Preventing Brow Ptosis When Injecting Neurotoxin: Tips for Practitioners

Brow ptosis, the undesirable drooping of the eyebrows, is a potential complication when administering neurotoxin injections like Botox, Jeuveau, Dysport, or Xeomin. While these treatments effectively reduce wrinkles and achieve a youthful appearance, improper injection techniques can lead to unintended results, including brow ptosis. This blog delves into strategies and best practices for preventing brow ptosis when injecting neurotoxins, ensuring optimal outcomes and patient satisfaction.

Understanding Brow Ptosis and Its Causes

Brow ptosis occurs when the eyebrows descend lower than their natural position, leading to a tired or sad appearance. This condition can result from several factors, including:
  • Over-relaxation of Frontalis Muscle: The frontalis muscle elevates the brows. Over-injection in this area can weaken the muscle too much, causing the brows to droop.
  • Incorrect Placement: Injections placed too low on the forehead can inadvertently affect the muscles that hold the brows up.
  • Individual Anatomy: Each patient’s facial anatomy and muscle structure are unique, necessitating a tailored approach to injections.

Best Practices for Preventing Brow Ptosis

  1. Comprehensive Patient Assessment:

    • Before any injections, thoroughly assess the patient’s facial anatomy, muscle strength, and skin elasticity. Understanding how their muscles interact with each other will help in planning precise injection sites.
  2. Strategic Injection Placement:

    • Forehead: Avoid injecting too low on the forehead to prevent the neurotoxin from spreading to the muscles that elevate the brows. Aim for higher placement within the upper third of the forehead.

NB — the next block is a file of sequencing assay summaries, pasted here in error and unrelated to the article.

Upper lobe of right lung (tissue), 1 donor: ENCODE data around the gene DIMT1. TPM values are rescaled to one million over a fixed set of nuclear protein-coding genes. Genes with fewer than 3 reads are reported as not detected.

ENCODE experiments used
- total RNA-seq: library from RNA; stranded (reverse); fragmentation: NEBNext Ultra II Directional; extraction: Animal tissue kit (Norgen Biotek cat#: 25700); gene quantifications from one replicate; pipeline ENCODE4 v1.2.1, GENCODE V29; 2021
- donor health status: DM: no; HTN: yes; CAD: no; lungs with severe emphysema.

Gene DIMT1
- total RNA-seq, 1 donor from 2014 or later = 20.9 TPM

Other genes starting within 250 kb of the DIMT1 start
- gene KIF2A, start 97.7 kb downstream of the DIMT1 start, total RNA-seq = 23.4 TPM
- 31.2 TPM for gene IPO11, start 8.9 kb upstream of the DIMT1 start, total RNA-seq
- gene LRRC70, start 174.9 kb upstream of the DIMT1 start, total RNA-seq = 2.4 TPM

• Glabella: When treating the glabellar lines (the area between the eyebrows), careful placement is crucial. Inject into the corrugator and procerus muscles without compromising the frontalis muscle’s ability to lift the brows.
  3. Dose Management:

    • Start with lower doses, especially for patients new to neurotoxin treatments. This conservative approach allows for adjustments in subsequent sessions based on the patient’s response.
  4. Gradual Adjustments:

    • If a patient returns for follow-up treatments, adjust the dosage and injection sites based on their previous results. Avoid making drastic changes that could impact the brow position.
  5. Tailored Treatment Plans:

    • Develop personalized treatment plans for each patient. Consider age, skin condition, muscle activity, and desired outcomes. Tailoring the approach reduces the risk of complications like brow ptosis.
  6. Avoid Over-Treatment:

    • Over-injection is a common cause of brow ptosis. It’s better to err on the side of caution, using smaller amounts and adjusting as necessary. Overtreatment can cause excessive muscle relaxation and brow drooping.
  7. Patient Education:

    • Educate patients about the importance of reporting any previous adverse reactions and following post-treatment care instructions. Proper aftercare can influence the final results and minimize the risk of complications.

Practical Techniques for Injection

  • Forehead Lines: When addressing horizontal forehead lines, inject into the upper third of the frontalis muscle to maintain its lifting action. Avoid spreading the product too far laterally or inferiorly.
  • Glabellar Lines: For the glabellar complex, ensure precise placement into the corrugator and procerus muscles. Avoid diffusion into the frontalis muscle.
  • Crow’s Feet: When treating crow’s feet around the eyes, avoid excessively affecting the lateral brow depressor muscles.

Monitoring and Follow-Up

  • Schedule follow-up appointments to assess the patient’s response to the treatment. This allows for timely adjustments and ensures that issues, such as early signs of brow ptosis, can be addressed promptly.
  • Encourage patients to communicate concerns immediately so corrective measures can be taken if needed.


Preventing brow ptosis when injecting neurotoxin requires a combination of anatomical knowledge, precise technique, and a personalized approach to treatment. By adhering to these best practices, practitioners can minimize the risk of brow ptosis and achieve optimal, natural-looking results for their patients. Remember, the goal is not only to reduce wrinkles but also to maintain or enhance the overall harmony and balance of the face. Through careful planning and execution, practitioners can provide effective treatments while ensuring patient satisfaction and confidence.